PLEASE, PLEASE tell us this is a feature that you can make available soon for XP!  Make it part of your trustworthy computing initiative.

  16. Xepol says:

    that post was multi part because as a single post, I would get 404 under IE6 and a blank white screen under IE7.  SOrry.

  17. Matt says:

    Could probably write a Firefox extension that implements download blocking, and indeed parental controls – functioanlity-wise it wouldn’t be all that different from Adblock, but would need restricted access to the configuration of course.

    But I digress. What really made me post is that there’s some inconsistency in terminology in the examples. The first one says that you need to ask an administrator for access to the site. The download blocking one says you need to ask ‘the person who set up Parental Controls’.

    Can’t you use the same term in both?

    Also, the dialog with the blocked URLs in it looks pretty intimidating. How many parents are going to be able to figure out what to do with it?

  18. Lordmike says:

    I agree with Xepol completely.

    I too want this feature, but mostly on my gfs computer. She downloads tons of active-x/flash/java games. I don’t know how many times I have had to sweep it clean from different worms and trojans (I havent seen a real virus in 7-10 years, today all we get is malware.. well not all but atleast 95%, because its easier to write good malware then a good virus).

    And because of low security in IE6 or just windows low security I now need to reinstall mother in laws computer, because no exe files can be opened by a user except "system".

    So please create this feature for Windows XP!

    Yeah I know.. this is just small problems in the big picture. Annoying as hell though. And if anyone knows how I can reset just the exe part on mothers in law computer I’d be greatfull.

  19. Teen says:

    I have a little question. Will the release version of IE 7 require SP2 on Win Xp or not?

  20. Jason says:

    The IE7 public beta2 has only worked on Win XP SP2, so I’m sure it will require it.

  21. ieblog says:

    Teen,

    Yes, this requires XPSP2, which is free and which has security fixes that you probably REALLY want to have. I recommend anyone still running XPSP1 to install SP2. It has been out quite a while now and it is a major improvement.

    – Al Billings [MSFT]

  22. Xepol says:

    LordMike -> sounds like the permissions got whacked.  Under XpPro, I would normally just take ownership of the files from an administrator account and then reset file permissions.  Not sure how that translates to XPHome.

    Matt-> a firefox extension could easily be turned off.  If it isn’t built right in, it would be too easy to defeat.  Wait, since firefox can be co-installed with itself, anyone with an install image on a disk could just blow past it with a 2nd install even if it is built right in.  There are some areas that firefox’s flexible nature just can’t promote system security.  I imagine convincing the firefox team to use a central store for their settings would be considered anathema, and taking full advantage of the XP os for cryptostore and permissions would likely never pass code review as it would cause a platform fork in features.  I would be interested in seeing what you create tho.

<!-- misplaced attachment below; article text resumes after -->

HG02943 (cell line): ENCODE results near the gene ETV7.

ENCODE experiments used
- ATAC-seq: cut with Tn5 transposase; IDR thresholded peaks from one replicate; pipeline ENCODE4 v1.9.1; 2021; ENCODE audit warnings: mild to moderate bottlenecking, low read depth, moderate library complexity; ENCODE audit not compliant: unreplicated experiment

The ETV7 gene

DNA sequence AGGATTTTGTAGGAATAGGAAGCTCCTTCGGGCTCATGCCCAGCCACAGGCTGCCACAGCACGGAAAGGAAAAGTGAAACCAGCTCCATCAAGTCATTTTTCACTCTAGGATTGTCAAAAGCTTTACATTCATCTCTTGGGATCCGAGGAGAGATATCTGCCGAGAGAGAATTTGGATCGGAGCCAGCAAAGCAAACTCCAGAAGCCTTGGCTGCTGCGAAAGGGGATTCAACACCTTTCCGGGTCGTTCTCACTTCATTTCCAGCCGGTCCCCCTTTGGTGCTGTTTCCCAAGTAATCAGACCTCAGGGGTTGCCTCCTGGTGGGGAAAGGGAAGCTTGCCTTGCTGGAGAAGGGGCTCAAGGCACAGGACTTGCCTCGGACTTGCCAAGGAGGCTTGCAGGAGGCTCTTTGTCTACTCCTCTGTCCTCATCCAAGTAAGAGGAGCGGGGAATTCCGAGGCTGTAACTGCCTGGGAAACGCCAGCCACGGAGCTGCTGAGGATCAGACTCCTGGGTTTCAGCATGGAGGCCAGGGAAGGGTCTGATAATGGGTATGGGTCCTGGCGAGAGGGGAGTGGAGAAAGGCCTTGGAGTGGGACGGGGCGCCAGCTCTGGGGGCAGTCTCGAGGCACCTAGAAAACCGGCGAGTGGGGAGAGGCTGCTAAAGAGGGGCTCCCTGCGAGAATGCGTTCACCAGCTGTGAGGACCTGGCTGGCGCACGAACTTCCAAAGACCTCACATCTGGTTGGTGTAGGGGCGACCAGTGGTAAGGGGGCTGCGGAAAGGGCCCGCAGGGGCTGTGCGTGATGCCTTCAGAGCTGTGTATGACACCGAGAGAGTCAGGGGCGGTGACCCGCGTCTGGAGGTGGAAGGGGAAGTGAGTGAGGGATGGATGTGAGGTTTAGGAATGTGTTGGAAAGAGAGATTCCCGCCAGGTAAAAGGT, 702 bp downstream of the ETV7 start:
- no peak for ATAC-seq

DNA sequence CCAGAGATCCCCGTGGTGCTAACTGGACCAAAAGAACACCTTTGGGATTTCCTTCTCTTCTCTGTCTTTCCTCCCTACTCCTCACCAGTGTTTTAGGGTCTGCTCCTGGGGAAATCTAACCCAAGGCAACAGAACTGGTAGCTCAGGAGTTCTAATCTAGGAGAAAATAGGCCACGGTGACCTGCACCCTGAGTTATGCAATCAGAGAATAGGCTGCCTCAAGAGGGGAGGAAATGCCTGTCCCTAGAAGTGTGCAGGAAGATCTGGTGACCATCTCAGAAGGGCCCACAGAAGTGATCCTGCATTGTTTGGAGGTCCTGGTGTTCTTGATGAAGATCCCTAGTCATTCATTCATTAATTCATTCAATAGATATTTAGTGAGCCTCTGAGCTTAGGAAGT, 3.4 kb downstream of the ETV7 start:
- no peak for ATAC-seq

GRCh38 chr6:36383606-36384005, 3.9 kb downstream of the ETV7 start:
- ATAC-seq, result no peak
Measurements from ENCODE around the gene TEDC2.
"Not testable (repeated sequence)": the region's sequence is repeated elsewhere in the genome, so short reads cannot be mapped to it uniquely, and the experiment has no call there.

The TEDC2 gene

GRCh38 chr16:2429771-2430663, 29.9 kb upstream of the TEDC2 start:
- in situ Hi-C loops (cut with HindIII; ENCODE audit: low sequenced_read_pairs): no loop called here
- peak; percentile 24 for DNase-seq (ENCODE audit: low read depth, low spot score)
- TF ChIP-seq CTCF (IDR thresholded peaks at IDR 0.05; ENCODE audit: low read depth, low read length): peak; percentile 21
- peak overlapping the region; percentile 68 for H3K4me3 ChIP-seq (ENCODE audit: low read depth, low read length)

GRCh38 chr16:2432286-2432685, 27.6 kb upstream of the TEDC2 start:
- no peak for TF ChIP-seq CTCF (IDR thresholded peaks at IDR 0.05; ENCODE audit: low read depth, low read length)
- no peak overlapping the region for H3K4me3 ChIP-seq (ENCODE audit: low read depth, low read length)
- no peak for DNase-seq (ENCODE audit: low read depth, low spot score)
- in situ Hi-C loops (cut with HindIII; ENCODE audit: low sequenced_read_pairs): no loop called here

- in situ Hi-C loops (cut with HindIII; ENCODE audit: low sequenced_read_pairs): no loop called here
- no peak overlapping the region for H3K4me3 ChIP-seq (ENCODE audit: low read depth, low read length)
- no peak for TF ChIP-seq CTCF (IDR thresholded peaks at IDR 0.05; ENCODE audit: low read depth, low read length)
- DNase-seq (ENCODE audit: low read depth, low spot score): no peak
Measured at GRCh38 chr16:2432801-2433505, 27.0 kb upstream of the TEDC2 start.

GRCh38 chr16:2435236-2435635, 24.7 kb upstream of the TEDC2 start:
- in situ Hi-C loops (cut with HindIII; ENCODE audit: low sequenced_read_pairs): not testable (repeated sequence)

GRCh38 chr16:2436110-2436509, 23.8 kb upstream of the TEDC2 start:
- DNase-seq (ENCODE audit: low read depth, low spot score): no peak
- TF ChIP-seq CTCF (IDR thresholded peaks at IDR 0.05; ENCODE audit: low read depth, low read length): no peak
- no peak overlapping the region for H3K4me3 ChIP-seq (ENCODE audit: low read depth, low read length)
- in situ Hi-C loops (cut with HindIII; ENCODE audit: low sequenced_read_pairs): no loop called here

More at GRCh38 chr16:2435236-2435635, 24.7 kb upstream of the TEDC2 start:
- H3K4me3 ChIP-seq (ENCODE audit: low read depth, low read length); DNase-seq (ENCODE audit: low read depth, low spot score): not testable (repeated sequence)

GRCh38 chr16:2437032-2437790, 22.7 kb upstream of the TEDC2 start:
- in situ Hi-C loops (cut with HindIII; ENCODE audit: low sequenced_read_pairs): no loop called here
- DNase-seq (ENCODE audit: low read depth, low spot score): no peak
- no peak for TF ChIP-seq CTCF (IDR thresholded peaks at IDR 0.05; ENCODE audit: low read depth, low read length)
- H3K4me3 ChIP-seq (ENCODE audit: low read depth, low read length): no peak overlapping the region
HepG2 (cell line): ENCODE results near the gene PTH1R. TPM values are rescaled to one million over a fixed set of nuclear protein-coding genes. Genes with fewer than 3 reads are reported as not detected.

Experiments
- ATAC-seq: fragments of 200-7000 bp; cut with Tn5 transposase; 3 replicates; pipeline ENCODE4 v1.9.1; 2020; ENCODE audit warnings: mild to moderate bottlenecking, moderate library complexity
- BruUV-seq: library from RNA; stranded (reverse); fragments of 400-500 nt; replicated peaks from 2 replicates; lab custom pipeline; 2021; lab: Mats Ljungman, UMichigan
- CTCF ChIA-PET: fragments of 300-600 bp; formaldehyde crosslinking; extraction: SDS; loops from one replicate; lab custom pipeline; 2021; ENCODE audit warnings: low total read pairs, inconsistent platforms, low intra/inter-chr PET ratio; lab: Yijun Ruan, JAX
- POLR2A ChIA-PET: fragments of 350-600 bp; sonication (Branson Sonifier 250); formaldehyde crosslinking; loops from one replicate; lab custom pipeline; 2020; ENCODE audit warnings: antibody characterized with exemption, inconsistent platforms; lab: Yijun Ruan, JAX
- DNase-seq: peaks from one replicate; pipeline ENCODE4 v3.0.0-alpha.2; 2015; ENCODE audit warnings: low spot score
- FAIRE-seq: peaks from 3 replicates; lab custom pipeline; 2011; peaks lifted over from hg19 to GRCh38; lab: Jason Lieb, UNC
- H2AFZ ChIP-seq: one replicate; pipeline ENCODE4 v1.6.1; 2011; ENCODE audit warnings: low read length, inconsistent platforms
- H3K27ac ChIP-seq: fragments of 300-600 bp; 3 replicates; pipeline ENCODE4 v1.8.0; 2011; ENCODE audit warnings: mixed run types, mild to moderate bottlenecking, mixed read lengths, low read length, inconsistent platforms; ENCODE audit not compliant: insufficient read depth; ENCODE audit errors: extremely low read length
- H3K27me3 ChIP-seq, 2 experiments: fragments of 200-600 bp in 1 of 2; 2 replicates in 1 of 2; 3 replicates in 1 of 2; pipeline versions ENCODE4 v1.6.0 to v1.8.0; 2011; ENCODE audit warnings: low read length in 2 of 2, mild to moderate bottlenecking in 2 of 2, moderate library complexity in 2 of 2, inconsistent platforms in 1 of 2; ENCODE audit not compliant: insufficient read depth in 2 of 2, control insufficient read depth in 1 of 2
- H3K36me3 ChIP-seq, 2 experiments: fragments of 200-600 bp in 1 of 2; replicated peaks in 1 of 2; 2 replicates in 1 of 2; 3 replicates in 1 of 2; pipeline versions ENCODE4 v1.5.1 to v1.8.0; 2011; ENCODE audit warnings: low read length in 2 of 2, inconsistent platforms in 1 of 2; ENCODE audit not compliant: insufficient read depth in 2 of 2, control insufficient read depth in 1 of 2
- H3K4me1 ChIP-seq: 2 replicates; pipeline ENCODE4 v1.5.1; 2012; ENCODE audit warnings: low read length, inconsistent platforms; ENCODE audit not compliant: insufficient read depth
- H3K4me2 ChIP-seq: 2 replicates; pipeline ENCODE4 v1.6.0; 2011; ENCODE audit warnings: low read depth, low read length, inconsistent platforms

23. game kid says:

    Thanks very much for the title change.

  24. Xepol says:

    Teen -> Rule of thumb : always expect the newest stuff from MS to require the newest service pack.

  25. Tim says:

    Horrible, horrible feature. I don’t blame Microsoft though, this is probably only being implemented because there is user demand for it.

    But seriously, blocking sites? That’s just "not done". Let your kid use a limited user account, so that the computer stays secure. Much better idea, imho.

    Also, I’ve been laughing at some remarks to this feature I’ve heard. One of them was that Linux LiveCD popularity should be rising after Windows Vista shipped! Well, it DOES make sense, but it’s still a funny remark 😉

  26. SympleByte says:

    I know that Internet Explorer 7 beta 2 has been out for awhile, but I just got around to installing it and I thought I would take her for a little test drive.  I’ll include the relevant links at the bottom of the post, but before you rush out and install

  27. belinda says:

    How do I get windows vista, I need to get parental controls, or can you guide me to a software that blocks out porn.

  28. Dan C. says:

    I’m curious what IE considers a "download". Every link you click on technically is a "download". Is there a list of file types that are considered downloads or is everything other than .htm/.html lumped in that category.

  29. n28338 says:

    Windows Vista and Parental Controls in IE7

  30. Dark Knight says:

    Saw this post on IEBlogs yesterday, to some people it may look like a late arrival of a long awaited…

  31. @belinda – Vista is not out yet, and Microsoft haven’t said when they’ll release it yet, sometime near the end of the year I think.

    Trend Micro PC Cillin Internet Security is a brilliant package, including virus scanner, firewall, internet filter and tonnes more. I’ve been using it for over 18 months and find it very good (and no, I dont get commission… shame ;))

  32. That’s a good point about bootable Linux CDs…. what can a parent do to stop their children getting hold of one, then booting the computer to use that, then they can do whatever they like, look at as much p0rn as they like and do anything…. all without leaving a trace afterwards!

    Will Vista have some sort of feature that modifies things at the motherboard level to prohibit booting from such CDs/DVDs? I doubt it…

  33. Lomedhi says:

    Paul, your computer’s BIOS (part of the basic hardware on the motherboard) already has the ability to disable boot devices, and can be protected with a password.

  34. IEBlog says:

    As you may have seen on the Windows Vista blog , we released Windows Vista to manufacturing today! Wahoo!!!